Who do you want to tell the story?
Heh! The Big Question, no? And, since I wrote my original questions, I asked myself, "Just what kind of story is this? What sort of conflict?"

The answer is "It's a man versus self" story. So the natural narrator is the man. But I don't want him speaking to the reader. That's a hard off-limits for me. So it's going to be a Close Third. Hands down.

It's interesting you brought up dialogue. Because the story's conflict is, essentially. an internal struggle, there's a lot of "interiority" going on. But I sense there's a balance. Because it's the exterior situation and events causing the interior struggles. It's not all "talking to himself."

I've had clots of that exterior dialogue floating up and I like it. I'm just eyeing the word count and time and wondering if I should write to the time limit (a shorter story) or write to the story's potential fullness (a longer story) which means all the sharp dialogue and fun things. And then just don't worry about the time and count.

But I'm leveraging that time limit to get something down and get it away from me. For this one, after so long fallow, that "away from me" is the most important thing to achieve.

I'll figure that out when I get there. The story might tell me what to do.

narrative voice is quite important, something of a sparkplug for my writing.
And it's something in which I've consciously invested little. Key word there is "consciously."

I recently went back into some old things that were shown in an old workshop. One old piece just shook me. I'd forgotten that one. One of those "I wrote that?" pieces.

I went and dug up the reviewers' comments. Embarrassingly effusive 10/10 across the board. But one reviewer spelled it out for me, told me what I'd done and how it affected him, pointed to every little thing that was winding him up.

Know what it was? The narrative voice. I'd done it without thinking, Set the reader on edge. Waiting for a bus was never like this.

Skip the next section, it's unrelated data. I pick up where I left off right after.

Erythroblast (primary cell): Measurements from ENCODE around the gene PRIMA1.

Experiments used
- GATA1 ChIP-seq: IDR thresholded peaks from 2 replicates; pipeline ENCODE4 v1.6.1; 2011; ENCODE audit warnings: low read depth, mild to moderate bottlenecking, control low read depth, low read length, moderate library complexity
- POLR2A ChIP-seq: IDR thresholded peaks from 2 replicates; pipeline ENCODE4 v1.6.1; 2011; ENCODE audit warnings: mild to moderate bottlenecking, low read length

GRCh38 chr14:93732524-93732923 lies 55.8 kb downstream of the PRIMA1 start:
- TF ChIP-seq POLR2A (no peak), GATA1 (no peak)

To quote that reviewer from 21 years ago:
"... His inability to concentrate and constantly watching for a bus one in particular, led me to believe there was a monumental occurrence about to happen. It ran through my mind it was revenge, then anger, then a murder, a mass murder... and then the [three years absent] seventeen year old daughter made her entrance."
Yeah. I think got this.

...Cormac Macarthy's The Road - there's one with a clear voice that's in third.
I'm so glad you mentioned this. That bleak narrative voice still haunts me, years later. I pulled it from the shelf this morning and skimmed it. Yeah. That's the ticket. I don't need the grimness, but the closeness, the coloration. It's all there. The voice made the tale. It's a brilliant example.

I also pulled up his "No Country for Old Men" and "All the Pretty Horses" to skim and compare. "Sparkplug," indeed!

I also took a peek at "Klara and the Sun" -- gone forgotten within my To Be Read mountain -- and, yes, there it is, even though first person, the narrator's voice colored everything just the way I'd want for that sort of tale. (And it's an AI, which is even more interesting.)

Have you tried Close Third Person Limited? That's my preferred perspective (POV) - it's like the reader is sitting between the character's ears, listening to their thoughts and experiencing everything they do. It allows you to write in that character's voice, yet step out to narrate and describe the world they're living in.
Precisely what I am needing for this one. All along it's been an issue of distance and not voice.

And I've just got get over the fact that I'm way out of the usual for me. I'm just going to focus on what I need from him and not even pretend I understand everything about him.

Invisibility can be your problem. One of those things that's great for technical papers but lousy for narrative purposes. By disappearing yourself out of the text you remove the things that make the difference between a readable writer and a favorite.
And I think it's my natural tendency to be "invisible" that has soured me about my lazy consistent "default" voice. And so why complain about something completely under one's control, eh?

it's soulless and makes you realize the lead vocalist isn't that great.
Made me chuckle. Still does.

it is very important to 'be' that character, because that will set the tone of the story.